ISSB aims to shift market prices with disclosure standards

Chair Emmanuel Faber says focus is on serving the needs of market participants and offering them the information to make informed decisions

Emmanuel Faber - 1140x346

Companies will need to account for greenhouse gas emissions produced by their entire resource ecosystem under new climate reporting metrics and targets proposed by the International Sustainability Standards Board (ISSB), its Chair, Emmanuel Faber, said.

Announced at COP26, the ISSB is tasked with developing the International Financial Reporting Standards’ Sustainability Disclosure Standards.

Speaking at the first of the Wheeler Institute’s ‘Towards net zero’ event series webinars hosted by LBS Professor of Economics Lucrezia Reichlin, Mr Faber said the board was there “to serve the needs of market participants.”

“Our primary users are investors and other providers of financial resources to corporates and microeconomic entities,” he said.

“We also recognise that there is a broader, secondary user population which is important but comes as a priority number two … and among them there are central banks, for instance.”

Mr Faber said the ISSB was also focussed on enterprise value, material information.

“What we call 'material' is information that, in the absence of which, an investor might not make an informed decision or, if it had had this information, it might have made a different decision in terms of resource allocation.”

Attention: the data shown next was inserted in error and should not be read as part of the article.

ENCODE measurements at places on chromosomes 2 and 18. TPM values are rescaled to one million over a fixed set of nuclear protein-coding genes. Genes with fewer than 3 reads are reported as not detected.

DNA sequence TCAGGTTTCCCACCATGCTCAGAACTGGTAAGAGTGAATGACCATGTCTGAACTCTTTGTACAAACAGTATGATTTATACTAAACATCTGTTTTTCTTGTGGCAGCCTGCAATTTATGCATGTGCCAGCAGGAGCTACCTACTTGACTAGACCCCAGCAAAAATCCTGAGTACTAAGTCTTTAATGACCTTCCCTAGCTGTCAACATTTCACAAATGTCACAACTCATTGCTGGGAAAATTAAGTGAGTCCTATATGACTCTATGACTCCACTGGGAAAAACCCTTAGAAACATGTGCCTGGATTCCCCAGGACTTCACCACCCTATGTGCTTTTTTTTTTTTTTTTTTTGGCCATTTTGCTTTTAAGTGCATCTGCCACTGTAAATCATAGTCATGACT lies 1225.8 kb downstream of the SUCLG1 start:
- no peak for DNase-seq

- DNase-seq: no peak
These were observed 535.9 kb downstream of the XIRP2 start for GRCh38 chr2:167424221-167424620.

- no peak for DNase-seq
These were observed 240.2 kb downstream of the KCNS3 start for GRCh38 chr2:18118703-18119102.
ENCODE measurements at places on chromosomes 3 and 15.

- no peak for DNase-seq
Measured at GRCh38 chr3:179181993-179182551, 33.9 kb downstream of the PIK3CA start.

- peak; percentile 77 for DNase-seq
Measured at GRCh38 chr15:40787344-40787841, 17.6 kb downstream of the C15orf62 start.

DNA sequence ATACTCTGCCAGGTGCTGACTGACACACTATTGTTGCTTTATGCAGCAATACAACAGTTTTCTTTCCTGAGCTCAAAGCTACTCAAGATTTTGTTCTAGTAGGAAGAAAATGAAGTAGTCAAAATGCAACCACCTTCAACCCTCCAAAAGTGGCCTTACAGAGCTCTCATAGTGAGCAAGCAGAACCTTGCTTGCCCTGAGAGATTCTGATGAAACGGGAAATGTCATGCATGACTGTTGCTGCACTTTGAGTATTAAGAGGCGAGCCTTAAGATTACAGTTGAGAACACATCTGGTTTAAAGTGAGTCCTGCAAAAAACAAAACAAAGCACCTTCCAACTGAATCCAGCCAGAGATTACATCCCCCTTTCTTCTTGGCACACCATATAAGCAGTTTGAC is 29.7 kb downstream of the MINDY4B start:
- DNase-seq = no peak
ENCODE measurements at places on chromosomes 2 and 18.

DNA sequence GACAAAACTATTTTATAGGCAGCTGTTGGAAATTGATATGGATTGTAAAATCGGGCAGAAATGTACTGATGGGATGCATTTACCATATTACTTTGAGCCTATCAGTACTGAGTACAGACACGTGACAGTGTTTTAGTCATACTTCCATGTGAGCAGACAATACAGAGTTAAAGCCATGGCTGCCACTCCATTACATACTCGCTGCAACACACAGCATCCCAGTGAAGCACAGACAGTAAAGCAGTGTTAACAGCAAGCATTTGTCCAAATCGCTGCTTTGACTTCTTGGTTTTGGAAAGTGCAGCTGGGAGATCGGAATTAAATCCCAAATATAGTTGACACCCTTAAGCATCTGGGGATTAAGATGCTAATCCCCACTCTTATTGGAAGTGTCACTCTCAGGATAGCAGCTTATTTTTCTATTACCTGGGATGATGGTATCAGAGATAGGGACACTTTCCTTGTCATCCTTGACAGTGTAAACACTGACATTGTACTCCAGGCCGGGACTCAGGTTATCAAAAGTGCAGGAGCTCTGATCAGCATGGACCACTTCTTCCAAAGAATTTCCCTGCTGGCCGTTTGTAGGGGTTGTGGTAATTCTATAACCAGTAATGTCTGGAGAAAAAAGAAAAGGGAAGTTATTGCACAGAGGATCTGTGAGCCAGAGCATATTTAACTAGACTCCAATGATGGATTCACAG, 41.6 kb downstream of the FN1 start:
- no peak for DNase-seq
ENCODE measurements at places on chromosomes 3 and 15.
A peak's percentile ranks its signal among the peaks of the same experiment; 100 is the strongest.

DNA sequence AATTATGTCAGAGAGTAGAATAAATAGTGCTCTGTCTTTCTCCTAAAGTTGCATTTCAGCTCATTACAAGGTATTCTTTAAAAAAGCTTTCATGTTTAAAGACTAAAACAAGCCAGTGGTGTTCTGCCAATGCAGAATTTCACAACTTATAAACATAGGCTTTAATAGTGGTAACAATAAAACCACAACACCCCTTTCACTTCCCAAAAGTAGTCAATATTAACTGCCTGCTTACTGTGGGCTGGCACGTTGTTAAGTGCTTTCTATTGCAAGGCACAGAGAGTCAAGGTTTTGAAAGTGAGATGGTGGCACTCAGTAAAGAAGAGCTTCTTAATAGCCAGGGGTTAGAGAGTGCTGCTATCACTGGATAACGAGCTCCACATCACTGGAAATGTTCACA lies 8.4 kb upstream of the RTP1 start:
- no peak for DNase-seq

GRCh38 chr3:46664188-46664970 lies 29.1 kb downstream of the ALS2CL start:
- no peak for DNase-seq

Mr Faber said the core of the ISSB’s mission was to create metrics and standards of disclosure that moved market prices.

“We’re not looking at creating disclosures that have political impact. This is for jurisdictions themselves to decide,” he said.

“What we do is really about moving the capital allocations, giving investors enough information, the right information they need to make informed decisions about financing the transition or the sustainability of the business models of the entities in which they invest.”

Mr Faber said companies would be required to report both their direct and indirect greenhouse gas emissions, referred to as Scope One, Two and Three.

“Scope One is the emissions of a business in its own operations, your factories, your trucks, your offices, the energy you use, and what it takes to build a factory etc.

“Scope Two is the emissions related to the energy that you use in your system.

“Scope Three is anything which is out of your business, but on which you rely, your resource ecosystem … If you are car manufacturer, the gasoline that goes into the tanks of the cars is in the Scope Three for a car manufacturer,” he said.

The Wheeler Institute’s ‘Towards net zero’ series explores how public and private institutional investors can restructure capital offerings and risk management processes to reflect climate forces. Professor Reichlin will be joined by Sir Ronald Cohen, Chairman of the Global Steering Group for Impact Investment, at the next event on Thursday, 17 March 2022. Register for free.